Where Tremble Tremble is a sensory and emotional journey, The Ethical Handling of Empty Spaces is conceptual and structured. Its entry points come through the human elements of sound, voice and a series of graphically designed symbols that denote hand gestures and facial expressions. It is the articulation of the nonverbal that invites the audience to contemplate how they themselves might communicate in the uncertain future ahead. It speculates on the negative and positive spaces of human exchange and culture, as well as how voids of emptiness might be populated by ethical and meaningful connections.

Fayen d’Evie, Endnote: The Ethical Handling of Empty Spaces, installation view, 2021 Adelaide//International, Samstag Museum of Art, University of South Australia. Photo: Sia Duff.

Originally trained as a carpenter, James Tylor brings these skills to his compelling and cogent series of 18 black and white photographs and 31 Kaurna objects. Displayed in a formalised salon hanging, the images are interspersed with hand-made black objects recreating Wadnawirri (boomerang club), Taiyaruki (parry shield), Warkiti (tong sticks) and more.

At its core The Darkness of Enlightenment explores the colonial erasure of Aboriginal sites, heritage and culture. Tylor, who is an accomplished researcher, has photographed sites around South Australia and reveals the story of each one in an accompanying digital display. The installation of images and objects, however, contains neither titles nor words.

James Tylor, The Darkness of Enlightenment, installation view, 2021 Adelaide//International, Samstag Museum of Art, University of South Australia. Photo: Sia Duff.

The viewer is asked to look closely at the installation, to contemplate the relationship of the Kaurna objects to the images. Each daguerreotype-style photograph contains a cut-out circular, square or rectangular black void which represents the disappearance and retelling of Kaurna history. It can be read as an elegy for the dispossessed peoples of the Kaurna nation and the subsequent settlement of their traditional lands. There is no enlightenment in colonisation, only the terrible legacies of genocide, displacement and stolen generations.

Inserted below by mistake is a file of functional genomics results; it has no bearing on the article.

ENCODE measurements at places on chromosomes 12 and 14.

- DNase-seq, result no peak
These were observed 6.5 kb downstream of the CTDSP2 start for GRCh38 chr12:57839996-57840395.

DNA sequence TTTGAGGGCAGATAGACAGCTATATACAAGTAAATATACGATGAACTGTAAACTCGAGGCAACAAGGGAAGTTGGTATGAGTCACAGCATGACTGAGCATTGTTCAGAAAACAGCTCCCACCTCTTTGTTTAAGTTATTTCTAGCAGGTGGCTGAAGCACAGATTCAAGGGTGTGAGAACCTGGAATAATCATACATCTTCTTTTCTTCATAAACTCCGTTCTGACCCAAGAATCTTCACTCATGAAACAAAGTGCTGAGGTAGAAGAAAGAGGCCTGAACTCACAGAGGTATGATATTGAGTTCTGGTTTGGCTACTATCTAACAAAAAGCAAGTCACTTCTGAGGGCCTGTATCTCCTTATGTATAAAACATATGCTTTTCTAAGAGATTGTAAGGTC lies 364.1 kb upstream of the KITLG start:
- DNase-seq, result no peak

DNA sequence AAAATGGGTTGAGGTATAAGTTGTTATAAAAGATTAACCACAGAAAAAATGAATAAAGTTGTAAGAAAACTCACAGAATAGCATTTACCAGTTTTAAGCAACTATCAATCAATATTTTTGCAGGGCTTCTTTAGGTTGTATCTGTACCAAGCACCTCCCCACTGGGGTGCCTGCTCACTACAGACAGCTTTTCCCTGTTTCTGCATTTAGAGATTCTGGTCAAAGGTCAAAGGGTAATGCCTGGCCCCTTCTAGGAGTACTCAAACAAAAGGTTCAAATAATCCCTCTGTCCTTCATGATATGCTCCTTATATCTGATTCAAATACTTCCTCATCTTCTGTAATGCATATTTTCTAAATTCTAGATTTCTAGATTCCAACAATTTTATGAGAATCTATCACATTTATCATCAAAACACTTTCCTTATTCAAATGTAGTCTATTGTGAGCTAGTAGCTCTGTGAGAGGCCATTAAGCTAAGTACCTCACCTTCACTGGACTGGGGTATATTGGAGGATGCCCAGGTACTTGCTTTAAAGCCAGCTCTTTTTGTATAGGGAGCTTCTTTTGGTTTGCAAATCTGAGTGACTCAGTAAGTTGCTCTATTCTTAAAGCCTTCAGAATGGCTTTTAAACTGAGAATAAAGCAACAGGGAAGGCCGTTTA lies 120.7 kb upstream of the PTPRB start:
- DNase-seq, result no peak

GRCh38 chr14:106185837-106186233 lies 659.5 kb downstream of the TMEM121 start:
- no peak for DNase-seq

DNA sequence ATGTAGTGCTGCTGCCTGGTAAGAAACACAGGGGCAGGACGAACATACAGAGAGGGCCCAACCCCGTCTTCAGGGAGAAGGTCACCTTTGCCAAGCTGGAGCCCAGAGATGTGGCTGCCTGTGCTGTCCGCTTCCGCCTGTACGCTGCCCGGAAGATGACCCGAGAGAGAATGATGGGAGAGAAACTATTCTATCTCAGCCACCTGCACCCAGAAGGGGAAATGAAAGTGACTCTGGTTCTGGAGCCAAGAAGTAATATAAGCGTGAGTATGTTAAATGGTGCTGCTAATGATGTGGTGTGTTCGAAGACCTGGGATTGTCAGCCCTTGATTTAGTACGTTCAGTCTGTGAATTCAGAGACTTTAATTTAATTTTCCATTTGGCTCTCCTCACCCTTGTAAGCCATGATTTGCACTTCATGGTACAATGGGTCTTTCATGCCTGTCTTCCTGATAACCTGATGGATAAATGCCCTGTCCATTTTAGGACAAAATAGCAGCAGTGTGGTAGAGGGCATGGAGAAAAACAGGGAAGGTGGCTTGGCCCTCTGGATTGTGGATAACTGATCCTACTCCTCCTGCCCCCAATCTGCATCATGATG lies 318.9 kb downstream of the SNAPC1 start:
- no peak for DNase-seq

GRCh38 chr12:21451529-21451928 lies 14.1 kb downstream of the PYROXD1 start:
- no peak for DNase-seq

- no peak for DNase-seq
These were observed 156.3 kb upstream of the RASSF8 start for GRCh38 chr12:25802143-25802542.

This poignant and elegant installation continues to carry the themes of the exhibition, particularly how the past is invoked and retold to enable self-determined visions and change for the future. An accompanying sound work by Anna Liebzeit softly permeates the space with spoken Kaurna language. Through these various elements combined with an intelligent and sensitive approach to his material, Tylor balances the injustices of the past with the evolution of Kaurna knowledge and culture into a strong and proud future.

James Tylor, The Darkness of Enlightenment, installation view, 2021 Adelaide//International, Samstag Museum of Art, University of South Australia. Photo: Sia Duff.

Exhibited in the nearby SA School of Art Gallery, Taloi Havini’s video tryptic Tsomi wan-bel (win-win situation) dominates the long dark space. It invites viewers to sit quietly and connect with an intimate portrayal of the people and customs of the Autonomous Region of Bougainville. Across the three large-scale screens are images of village life, of people talking and drinking tea, of a pig being prepared for a feast. We are in fact witness to preparations for a traditional mediation ceremony where customary justice will be applied to a dispute between villagers.

Havini’s approach is to provide an insight into this process at a gentle pace, allowing the interactions to unfold. The audience is witness to the collective event and is also invited to connect directly with the community, represented by three individual large-scale portraits. These are Havini’s kin, who stare down the camera, creating an intensity and disembodied bond with the viewer. There is a rawness about these images, of these larger-than-life portraits, where every detail is visible on these hypnotic and engaging faces.

Taloi Havini, Tsomi wan-bel, installation view, 2021 Adelaide//International, Samstag Museum of Art, University of South Australia. Photo: Sia Duff.

Tsomi wan-bel provides either a prologue or an epilogue to the 2021 Adelaide//International. As a starting point, it is an entree into themes of tradition and continuation of culture, and as an endpoint, it is a finely articulated meditation on ritual and personal connection.

There is a lightness of curatorial touch across these four distinct yet connected artist projects. With similar themes and concepts running through all works, there is ample space to contemplate the connections but enough space given for the nuances and subtleties of each installation. This is the closing chapter of a three-year special project for the Adelaide Festival. It will be interesting to see the direction Samstag Museum of Art now embarks upon for future iterations of its international and festival curatorial projects.

Julianne Pierce is an independent producer, artist and writer. She is a founding member of cyberfeminist art collective VNS Matrix.